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Published: Wednesday, 11/7/2012

COMMENTARY

He died in defense of free speech

BY DAVID SHRIBMAN
EDITOR OF THE PITTSBURGH POST-GAZETTE

WATERVILLE, Maine — He was born on a pi­o­neer farm 14 miles east of here, and grad­u­ated first in his class from the tiny Bap­tist col­lege planted pre­car­i­ously on a bar­ren bank of the Ken­nebec River.

He set out west to be­come a river-town school­teacher, pre­pared for the min­is­try, drifted into jour­nal­ism, but al­ways re­mained true to the teach­ings of his church and his fam­ily: His job on Earth was to cleanse the world of sin.

Fired by ide­al­ism about the di­vine mis­sion of the young coun­try and full of re­vul­sion over its stain of slav­ery, he be­came an out­spo­ken abo­li­tion­ist.

On Nov. 7, 1837, Eli­jah Par­ish Love­joy be­came Amer­ica’s first mar­tyr to free­dom of the press. His story is barely known out­side Al­ton, Ill., where he died, and Wa­ter­ville, where his alma ma­ter, now Colby Col­lege, is cel­e­brat­ing his leg­acy.

His is an Amer­i­can story of her­o­ism, no­ble­ness of char­ac­ter, and en­dur­ing moral gran­deur. It bears re­peat­ing on to­day’s 175th an­ni­ver­sary of his death.

Mr. Love­joy’s life was up­lift­ing and his death bru­tal. His abo­li­tion­ism trans­formed tucked-away Al­ton into a fi­ery cen­ter of the slav­ery de­bate.

His news­pa­per emerged as a boom­ing voice against bond­age in a town that de­voutly pre­ferred se­ren­ity to ser­mons. Three times, his press was de­stroyed by his op­po­nents.

On Nov. 3, 1837, Mr. Love­joy ad­dressed the town: “While I value the good opin­ion of my fel­low cit­i­zens as highly as any­one, I may be per­mit­ted to say that I am gov­erned by higher con­sid­er­ations than ei­ther the fa­vor or the fear of man. I am im­pelled to the course I have taken, be­cause I fear God. As I shall an­swer it to my God in the great day, I dare not aban­don my sen­ti­ments, or cease in all proper ways to prop­a­gate them.”

Four days later, Mr. Love­joy ar­ranged for a fourth press to be trans­ported stealth­ily by riv­er­boat to Al­ton. It was placed in a stone ware­house. Word leaked out. A mob ap­peared. Epi­thets and rocks were hurled. Shots rang.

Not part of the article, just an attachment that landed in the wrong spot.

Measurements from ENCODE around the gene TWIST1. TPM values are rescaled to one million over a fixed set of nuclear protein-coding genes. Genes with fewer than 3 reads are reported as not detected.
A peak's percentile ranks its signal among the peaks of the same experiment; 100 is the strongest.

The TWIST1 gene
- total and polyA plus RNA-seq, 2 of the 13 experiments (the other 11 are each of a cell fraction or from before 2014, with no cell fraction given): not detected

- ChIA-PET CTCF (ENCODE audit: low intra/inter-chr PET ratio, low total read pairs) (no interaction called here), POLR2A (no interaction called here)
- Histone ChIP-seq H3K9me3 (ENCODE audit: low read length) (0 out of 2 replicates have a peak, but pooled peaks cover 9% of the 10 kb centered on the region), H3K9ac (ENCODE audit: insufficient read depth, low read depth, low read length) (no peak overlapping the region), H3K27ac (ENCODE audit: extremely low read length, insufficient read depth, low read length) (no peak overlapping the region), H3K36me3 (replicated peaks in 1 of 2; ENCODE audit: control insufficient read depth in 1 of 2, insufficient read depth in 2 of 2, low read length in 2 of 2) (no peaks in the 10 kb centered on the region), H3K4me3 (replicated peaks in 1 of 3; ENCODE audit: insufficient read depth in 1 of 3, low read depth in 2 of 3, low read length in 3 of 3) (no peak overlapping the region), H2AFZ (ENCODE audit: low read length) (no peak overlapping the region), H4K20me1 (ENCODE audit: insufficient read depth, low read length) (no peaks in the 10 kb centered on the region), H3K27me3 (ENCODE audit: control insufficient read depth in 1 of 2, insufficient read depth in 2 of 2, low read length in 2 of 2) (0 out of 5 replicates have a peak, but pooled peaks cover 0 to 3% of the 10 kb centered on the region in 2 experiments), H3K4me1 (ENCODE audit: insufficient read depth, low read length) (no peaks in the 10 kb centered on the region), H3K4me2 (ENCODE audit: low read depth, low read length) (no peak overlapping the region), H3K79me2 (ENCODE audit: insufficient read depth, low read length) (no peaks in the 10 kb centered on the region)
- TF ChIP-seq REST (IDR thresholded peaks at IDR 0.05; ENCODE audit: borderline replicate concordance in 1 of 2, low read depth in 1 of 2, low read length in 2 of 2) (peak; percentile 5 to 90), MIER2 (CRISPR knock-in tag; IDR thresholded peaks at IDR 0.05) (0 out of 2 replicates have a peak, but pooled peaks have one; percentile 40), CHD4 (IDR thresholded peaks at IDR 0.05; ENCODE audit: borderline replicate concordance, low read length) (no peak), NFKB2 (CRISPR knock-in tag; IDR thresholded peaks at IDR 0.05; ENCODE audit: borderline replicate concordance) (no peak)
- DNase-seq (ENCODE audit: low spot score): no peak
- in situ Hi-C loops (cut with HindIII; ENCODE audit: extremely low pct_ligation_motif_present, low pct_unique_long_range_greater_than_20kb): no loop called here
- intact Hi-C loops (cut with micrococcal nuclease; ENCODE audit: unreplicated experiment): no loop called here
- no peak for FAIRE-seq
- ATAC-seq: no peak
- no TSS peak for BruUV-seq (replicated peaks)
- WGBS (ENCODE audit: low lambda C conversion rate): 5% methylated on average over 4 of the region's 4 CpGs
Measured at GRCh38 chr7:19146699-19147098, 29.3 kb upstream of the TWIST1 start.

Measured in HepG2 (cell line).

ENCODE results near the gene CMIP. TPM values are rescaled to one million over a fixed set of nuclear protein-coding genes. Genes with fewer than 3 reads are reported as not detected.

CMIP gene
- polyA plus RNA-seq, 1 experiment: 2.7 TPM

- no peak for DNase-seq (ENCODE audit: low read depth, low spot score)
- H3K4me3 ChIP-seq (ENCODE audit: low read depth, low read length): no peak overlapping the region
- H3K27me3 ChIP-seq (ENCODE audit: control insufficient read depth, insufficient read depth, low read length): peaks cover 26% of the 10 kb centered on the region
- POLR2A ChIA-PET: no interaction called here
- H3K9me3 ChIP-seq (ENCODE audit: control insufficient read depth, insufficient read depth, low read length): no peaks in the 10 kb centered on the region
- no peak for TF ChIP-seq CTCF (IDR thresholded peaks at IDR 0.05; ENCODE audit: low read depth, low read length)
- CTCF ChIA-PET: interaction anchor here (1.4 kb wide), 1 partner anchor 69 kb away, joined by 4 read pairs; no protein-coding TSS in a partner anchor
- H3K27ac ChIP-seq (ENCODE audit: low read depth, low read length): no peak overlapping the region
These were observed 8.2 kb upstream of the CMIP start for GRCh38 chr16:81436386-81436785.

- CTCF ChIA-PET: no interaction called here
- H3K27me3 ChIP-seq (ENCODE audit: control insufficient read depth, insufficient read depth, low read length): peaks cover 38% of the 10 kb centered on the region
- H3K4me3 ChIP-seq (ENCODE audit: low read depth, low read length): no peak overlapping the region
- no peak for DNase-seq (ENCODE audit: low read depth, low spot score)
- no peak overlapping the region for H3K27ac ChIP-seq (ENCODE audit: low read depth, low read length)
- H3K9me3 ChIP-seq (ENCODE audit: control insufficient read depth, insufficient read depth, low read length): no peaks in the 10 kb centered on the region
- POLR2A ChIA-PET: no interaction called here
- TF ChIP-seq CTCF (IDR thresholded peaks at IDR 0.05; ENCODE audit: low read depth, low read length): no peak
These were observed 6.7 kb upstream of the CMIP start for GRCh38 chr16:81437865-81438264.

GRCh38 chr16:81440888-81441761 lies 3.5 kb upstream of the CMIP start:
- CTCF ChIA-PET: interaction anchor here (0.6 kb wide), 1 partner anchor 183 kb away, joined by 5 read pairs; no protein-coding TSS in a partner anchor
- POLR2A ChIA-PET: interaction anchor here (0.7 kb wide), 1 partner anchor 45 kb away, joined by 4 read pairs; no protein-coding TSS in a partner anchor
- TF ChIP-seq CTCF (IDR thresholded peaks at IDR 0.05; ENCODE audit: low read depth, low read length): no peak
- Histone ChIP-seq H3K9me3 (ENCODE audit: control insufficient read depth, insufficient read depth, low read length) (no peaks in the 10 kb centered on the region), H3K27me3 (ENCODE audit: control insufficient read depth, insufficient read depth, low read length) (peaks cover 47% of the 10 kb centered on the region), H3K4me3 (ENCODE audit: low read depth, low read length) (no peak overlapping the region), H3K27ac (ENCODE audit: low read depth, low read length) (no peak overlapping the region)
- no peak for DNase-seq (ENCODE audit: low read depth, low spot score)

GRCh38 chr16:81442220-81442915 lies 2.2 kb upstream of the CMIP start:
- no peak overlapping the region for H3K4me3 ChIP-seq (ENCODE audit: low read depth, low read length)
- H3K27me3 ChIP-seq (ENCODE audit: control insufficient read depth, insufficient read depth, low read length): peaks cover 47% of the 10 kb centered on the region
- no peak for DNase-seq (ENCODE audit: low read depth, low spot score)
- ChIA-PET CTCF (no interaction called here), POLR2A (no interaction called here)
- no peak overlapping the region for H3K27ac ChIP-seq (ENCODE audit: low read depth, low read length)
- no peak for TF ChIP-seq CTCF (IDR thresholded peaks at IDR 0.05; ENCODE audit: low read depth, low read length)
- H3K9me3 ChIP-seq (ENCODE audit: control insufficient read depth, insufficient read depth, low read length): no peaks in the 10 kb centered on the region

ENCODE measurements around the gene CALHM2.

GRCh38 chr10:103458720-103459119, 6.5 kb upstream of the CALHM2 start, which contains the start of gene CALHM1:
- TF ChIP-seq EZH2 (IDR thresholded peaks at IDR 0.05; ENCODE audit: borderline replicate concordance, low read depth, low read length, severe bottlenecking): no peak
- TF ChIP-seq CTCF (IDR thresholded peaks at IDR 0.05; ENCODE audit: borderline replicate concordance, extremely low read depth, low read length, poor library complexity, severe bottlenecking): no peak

The mob pre­pared to set the roof­top afire. Mr. Love­joy ran out to pre­vent it. He was shot dead, two days short of his 35th birth­day.

To­day the name of the shooter and the iden­ti­ties of the mob mem­bers are un­known, but the words of the mar­tyr en­dure, if only to a small band of schol­ars and jour­nal­ists.

Mr. Love­joy said: “There is no way to es­cape the mob but to aban­don the path of duty, and that, God help­ing me, I will never do.”

Mr. Love­joy did not aban­don his duty, and Colby did not aban­don its one­time star stu­dent. Since 1952, the col­lege has pre­sented the Love­joy Award to a jour­nal­ist of cour­age se­lected by a group of ed­i­tors. I have served on this com­mit­tee for sev­eral years.

This year’s win­ner is Bob Wood­ward, one of the prin­ci­pal Wash­ing­ton Post in­ves­ti­ga­tors of Water­gate.

“Love­joy’s life is a les­son right out of Re­port­ing 101,” Mr. Wood­ward says. “The things we re­vere go back more than a cen­tury. There’s a straight line be­tween what he did and what we are try­ing to do to­day.”

Hardly any­body lis­tens to vale­dic­tory ad­dresses at col­lege com­mence­ments. Even fewer re­mem­ber or quote them. But like al­most ev­ery­thing else about Mr. Love­joy, his stands out.

This is what he told the six other mem­bers of the Class of 1826: “Let us pur­sue with un­wav­er­ing aim the course we may de­ter­mine to pur­sue. Let it not be said of us that our alma ma­ter has sent us forth into the world in vain. Let us cher­ish those kin­dred feel­ings which have so of­ten been awak­ened over the pages of clas­sic el­o­quence or un­der the still purer in­flu­ence of the Muse — and when called to give up our ac­count for the tal­ent com­mit­ted to our case, may it not be found that we have bur­ied it in the dust.”

It turns out that al­though Mr. Love­joy was bur­ied in the dust of Al­ton, all of us in the pro­fes­sion he en­no­bled are, as he would put it, called to ac­count.

Let us hope that, though bat­tered and be­lea­guered by the cri­sis of the con­tem­po­rary press, we have not been sent forth into the world in vain.

David Shrib­man is ex­ec­u­tive ed­i­tor of the Pitts­burgh Post-Ga­zette.

Con­tact him at: dshrib­man@post-ga­zette.com



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